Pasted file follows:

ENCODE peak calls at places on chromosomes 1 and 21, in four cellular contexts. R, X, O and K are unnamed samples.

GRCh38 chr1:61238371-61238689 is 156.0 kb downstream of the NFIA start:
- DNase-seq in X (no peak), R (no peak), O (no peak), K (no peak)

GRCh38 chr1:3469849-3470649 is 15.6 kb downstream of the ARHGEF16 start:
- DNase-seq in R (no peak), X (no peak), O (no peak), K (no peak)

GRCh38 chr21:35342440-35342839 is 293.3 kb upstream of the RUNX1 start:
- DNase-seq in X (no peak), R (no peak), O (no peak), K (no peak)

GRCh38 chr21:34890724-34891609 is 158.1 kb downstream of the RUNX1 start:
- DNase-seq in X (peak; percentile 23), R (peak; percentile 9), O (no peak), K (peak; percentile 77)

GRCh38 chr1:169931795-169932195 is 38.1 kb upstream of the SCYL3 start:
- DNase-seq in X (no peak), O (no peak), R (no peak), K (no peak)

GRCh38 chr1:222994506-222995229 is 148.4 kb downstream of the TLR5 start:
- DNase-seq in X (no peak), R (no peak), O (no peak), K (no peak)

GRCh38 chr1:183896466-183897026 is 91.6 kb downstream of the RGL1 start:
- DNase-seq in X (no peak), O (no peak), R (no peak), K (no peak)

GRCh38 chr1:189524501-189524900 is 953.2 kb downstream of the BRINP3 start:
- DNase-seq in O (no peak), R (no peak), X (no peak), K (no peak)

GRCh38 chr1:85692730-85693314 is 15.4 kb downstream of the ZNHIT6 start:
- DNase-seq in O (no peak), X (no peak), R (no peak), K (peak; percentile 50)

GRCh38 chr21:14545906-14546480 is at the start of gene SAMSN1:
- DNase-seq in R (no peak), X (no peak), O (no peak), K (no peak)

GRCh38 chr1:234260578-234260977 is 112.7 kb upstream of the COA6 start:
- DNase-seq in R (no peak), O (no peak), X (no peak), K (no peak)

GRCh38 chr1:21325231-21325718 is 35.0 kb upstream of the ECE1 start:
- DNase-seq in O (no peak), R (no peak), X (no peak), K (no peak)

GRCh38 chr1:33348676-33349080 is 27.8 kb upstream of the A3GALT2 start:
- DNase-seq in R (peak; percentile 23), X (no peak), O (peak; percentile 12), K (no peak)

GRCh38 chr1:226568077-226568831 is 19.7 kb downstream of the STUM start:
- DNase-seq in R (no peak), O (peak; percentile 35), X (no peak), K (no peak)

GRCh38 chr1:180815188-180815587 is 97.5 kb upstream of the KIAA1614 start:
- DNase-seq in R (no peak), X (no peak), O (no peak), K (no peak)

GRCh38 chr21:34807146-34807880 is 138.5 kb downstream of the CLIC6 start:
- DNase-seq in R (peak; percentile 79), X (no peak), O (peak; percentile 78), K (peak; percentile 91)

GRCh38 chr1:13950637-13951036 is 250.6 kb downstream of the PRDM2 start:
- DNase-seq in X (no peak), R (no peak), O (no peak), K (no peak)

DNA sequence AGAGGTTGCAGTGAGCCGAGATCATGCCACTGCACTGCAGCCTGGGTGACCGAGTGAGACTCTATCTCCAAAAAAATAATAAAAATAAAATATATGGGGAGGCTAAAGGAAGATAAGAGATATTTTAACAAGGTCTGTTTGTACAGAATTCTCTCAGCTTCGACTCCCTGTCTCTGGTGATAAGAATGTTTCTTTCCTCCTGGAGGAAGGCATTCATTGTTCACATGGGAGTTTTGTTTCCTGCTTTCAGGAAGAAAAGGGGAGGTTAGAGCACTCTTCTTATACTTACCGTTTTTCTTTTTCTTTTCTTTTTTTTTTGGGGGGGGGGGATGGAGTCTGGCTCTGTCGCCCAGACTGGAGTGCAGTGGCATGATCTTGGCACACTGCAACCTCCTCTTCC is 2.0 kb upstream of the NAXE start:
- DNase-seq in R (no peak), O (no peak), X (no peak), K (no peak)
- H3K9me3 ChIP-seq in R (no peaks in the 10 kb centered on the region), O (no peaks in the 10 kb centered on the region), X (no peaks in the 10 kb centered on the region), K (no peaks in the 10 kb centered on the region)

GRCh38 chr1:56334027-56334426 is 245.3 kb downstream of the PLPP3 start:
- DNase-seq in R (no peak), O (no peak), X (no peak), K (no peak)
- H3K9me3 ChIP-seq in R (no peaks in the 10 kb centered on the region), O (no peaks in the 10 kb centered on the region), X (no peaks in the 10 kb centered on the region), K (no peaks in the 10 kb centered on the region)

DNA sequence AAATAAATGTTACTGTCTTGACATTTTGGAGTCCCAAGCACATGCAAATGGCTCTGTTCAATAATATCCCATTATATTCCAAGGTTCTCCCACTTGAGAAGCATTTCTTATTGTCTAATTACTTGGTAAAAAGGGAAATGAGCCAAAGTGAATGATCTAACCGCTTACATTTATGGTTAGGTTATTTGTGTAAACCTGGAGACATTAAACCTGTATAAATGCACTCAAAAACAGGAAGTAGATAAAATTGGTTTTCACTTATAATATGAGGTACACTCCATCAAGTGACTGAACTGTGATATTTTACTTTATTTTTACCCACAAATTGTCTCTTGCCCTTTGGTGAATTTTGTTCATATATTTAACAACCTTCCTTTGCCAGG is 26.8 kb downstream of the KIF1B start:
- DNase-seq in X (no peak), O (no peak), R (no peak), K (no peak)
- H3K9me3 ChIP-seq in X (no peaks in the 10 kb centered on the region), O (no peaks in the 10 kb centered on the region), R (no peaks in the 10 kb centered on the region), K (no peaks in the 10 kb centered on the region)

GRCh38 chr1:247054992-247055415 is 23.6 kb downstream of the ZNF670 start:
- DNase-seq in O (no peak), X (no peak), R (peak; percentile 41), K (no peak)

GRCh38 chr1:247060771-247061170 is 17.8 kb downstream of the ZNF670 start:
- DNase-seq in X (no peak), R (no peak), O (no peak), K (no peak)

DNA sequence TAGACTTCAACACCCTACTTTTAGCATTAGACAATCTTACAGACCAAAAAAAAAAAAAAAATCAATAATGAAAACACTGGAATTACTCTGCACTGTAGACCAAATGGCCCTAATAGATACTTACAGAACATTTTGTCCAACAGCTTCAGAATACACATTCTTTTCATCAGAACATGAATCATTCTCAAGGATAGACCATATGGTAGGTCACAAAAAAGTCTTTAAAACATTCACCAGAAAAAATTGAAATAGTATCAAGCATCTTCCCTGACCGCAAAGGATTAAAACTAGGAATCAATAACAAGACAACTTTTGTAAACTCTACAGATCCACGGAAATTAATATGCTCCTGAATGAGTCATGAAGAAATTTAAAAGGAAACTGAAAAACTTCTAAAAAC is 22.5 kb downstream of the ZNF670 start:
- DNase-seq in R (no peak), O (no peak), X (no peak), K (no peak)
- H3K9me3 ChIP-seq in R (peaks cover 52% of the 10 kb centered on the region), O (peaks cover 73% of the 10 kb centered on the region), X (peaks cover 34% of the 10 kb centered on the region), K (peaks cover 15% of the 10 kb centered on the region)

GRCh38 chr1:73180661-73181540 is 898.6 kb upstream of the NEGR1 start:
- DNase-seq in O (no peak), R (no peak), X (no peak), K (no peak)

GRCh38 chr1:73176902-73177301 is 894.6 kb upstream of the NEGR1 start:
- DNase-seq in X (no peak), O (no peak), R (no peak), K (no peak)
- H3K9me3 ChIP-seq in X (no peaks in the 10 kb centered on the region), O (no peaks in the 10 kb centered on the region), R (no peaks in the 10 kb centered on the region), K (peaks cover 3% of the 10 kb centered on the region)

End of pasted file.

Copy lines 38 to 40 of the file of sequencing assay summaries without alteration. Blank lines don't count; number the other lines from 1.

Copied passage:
- H3K9me3 ChIP-seq in R (no peaks in the 10 kb centered on the region), O (no peaks in the 10 kb centered on the region), X (no peaks in the 10 kb centered on the region), K (no peaks in the 10 kb centered on the region)

GRCh38 chr1:56334027-56334426 is 245.3 kb downstream of the PLPP3 start:
- DNase-seq in R (no peak), O (no peak), X (no peak), K (no peak)